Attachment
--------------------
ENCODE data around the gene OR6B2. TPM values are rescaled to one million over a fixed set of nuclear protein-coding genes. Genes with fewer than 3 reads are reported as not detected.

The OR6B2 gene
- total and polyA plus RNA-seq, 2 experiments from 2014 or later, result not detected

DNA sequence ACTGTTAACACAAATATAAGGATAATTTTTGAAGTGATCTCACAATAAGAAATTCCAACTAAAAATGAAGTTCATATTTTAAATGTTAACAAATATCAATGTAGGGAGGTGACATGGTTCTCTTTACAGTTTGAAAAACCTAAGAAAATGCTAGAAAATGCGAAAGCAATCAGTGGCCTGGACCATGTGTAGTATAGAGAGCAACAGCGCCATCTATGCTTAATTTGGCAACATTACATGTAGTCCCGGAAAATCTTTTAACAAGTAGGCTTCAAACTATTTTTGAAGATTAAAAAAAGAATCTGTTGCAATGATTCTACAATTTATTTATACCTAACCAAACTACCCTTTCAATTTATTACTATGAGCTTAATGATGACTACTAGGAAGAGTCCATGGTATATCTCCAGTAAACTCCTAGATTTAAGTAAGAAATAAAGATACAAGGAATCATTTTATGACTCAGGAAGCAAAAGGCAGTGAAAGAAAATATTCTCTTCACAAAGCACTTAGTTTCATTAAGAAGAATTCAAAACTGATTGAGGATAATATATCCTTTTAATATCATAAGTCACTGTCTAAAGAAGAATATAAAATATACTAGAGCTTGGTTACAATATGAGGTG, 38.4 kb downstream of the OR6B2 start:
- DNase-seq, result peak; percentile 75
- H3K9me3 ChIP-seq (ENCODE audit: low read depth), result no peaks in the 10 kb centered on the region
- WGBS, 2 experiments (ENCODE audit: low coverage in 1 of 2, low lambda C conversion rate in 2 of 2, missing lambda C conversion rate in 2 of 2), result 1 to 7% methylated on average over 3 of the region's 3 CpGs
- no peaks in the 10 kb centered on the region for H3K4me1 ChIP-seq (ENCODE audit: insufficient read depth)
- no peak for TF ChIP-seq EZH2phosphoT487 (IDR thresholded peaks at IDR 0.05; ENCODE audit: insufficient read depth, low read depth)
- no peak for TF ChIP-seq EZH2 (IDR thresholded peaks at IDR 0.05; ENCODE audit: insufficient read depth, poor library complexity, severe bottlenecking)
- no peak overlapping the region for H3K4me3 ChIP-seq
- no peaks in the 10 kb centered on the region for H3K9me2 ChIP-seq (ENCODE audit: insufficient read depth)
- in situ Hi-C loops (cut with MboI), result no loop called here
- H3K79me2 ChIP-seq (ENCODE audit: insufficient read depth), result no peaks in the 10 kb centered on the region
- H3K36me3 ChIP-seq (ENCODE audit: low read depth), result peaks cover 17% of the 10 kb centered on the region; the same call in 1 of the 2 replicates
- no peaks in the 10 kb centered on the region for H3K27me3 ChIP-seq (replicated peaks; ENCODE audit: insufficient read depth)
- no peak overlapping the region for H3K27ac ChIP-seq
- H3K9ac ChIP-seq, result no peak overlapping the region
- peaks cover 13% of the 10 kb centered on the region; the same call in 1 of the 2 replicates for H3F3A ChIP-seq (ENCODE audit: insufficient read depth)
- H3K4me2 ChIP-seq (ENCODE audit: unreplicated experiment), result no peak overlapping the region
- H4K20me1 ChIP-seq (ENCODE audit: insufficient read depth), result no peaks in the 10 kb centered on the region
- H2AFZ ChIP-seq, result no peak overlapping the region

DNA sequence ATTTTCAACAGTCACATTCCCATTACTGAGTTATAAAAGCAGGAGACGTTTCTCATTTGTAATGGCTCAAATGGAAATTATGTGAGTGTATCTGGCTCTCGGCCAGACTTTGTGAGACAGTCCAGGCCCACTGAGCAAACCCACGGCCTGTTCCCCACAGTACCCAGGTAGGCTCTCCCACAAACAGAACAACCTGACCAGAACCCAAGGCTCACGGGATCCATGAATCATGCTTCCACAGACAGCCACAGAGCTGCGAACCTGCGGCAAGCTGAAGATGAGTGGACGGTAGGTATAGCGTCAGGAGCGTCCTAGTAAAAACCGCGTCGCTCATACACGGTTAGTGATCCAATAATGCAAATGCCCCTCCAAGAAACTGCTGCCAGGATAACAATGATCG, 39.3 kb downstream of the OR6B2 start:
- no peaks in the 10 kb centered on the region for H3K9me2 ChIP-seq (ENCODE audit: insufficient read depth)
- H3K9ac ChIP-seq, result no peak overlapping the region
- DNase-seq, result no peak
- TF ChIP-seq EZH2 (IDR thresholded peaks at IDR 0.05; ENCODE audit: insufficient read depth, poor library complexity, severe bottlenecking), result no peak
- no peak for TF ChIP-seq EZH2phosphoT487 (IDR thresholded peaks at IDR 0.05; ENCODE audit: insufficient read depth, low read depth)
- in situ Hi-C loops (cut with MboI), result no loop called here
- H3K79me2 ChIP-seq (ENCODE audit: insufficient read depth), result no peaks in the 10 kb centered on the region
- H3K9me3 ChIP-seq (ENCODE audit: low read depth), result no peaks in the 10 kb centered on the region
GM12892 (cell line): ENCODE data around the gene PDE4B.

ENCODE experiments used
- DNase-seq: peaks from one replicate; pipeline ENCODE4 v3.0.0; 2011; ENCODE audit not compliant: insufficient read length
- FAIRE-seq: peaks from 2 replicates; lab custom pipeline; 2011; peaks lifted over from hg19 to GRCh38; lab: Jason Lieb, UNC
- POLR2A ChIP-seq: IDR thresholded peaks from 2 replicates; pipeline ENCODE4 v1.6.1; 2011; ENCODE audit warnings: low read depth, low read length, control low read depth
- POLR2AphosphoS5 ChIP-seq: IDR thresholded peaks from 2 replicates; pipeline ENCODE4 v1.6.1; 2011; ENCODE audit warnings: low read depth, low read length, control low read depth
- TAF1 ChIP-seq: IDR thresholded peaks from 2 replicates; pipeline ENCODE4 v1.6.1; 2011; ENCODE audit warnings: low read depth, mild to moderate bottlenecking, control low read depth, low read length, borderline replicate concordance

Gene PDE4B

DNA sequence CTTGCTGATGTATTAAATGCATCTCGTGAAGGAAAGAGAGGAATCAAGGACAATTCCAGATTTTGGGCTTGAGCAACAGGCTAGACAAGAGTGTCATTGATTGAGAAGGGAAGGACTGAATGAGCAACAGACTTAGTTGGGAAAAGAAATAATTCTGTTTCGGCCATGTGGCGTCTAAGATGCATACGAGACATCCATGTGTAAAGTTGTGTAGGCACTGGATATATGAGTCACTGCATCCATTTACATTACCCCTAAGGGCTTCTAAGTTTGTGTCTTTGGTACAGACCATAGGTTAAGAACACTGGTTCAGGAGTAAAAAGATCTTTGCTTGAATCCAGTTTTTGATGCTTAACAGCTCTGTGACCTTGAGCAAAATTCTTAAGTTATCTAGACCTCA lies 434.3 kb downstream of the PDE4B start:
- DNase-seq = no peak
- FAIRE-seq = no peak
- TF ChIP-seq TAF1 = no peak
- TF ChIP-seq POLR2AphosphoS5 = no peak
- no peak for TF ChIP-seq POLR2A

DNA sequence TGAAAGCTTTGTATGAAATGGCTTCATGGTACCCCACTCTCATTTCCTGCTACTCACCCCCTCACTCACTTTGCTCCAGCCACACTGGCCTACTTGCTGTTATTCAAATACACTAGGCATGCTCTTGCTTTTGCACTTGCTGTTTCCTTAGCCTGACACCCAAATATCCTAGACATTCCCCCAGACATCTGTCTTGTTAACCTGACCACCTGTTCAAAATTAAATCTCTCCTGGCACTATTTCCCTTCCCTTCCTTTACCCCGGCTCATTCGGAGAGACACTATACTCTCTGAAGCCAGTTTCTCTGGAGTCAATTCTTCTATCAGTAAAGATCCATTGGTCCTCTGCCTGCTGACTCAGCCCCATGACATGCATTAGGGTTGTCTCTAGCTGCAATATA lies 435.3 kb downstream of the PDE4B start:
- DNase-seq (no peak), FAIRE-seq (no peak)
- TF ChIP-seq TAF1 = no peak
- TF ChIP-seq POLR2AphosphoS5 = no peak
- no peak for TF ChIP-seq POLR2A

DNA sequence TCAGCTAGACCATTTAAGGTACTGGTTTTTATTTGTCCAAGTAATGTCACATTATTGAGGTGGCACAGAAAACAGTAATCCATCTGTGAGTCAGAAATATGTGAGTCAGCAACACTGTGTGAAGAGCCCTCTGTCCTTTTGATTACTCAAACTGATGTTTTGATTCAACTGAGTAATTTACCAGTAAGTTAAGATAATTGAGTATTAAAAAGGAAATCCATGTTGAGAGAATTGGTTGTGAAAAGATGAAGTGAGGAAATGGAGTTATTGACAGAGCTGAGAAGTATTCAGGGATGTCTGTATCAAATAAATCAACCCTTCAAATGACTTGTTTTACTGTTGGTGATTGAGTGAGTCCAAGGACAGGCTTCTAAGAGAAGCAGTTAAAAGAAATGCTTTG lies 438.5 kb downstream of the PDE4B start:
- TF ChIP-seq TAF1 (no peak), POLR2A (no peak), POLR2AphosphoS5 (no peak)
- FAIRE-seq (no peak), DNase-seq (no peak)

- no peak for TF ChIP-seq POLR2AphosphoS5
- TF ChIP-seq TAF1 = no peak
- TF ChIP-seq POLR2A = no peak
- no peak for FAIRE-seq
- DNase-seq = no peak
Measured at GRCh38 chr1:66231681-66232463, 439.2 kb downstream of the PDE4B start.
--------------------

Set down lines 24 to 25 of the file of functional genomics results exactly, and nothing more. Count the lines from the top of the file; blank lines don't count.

- no peaks in the 10 kb centered on the region for H3K9me2 ChIP-seq (ENCODE audit: insufficient read depth)
- H3K9ac ChIP-seq, result no peak overlapping the region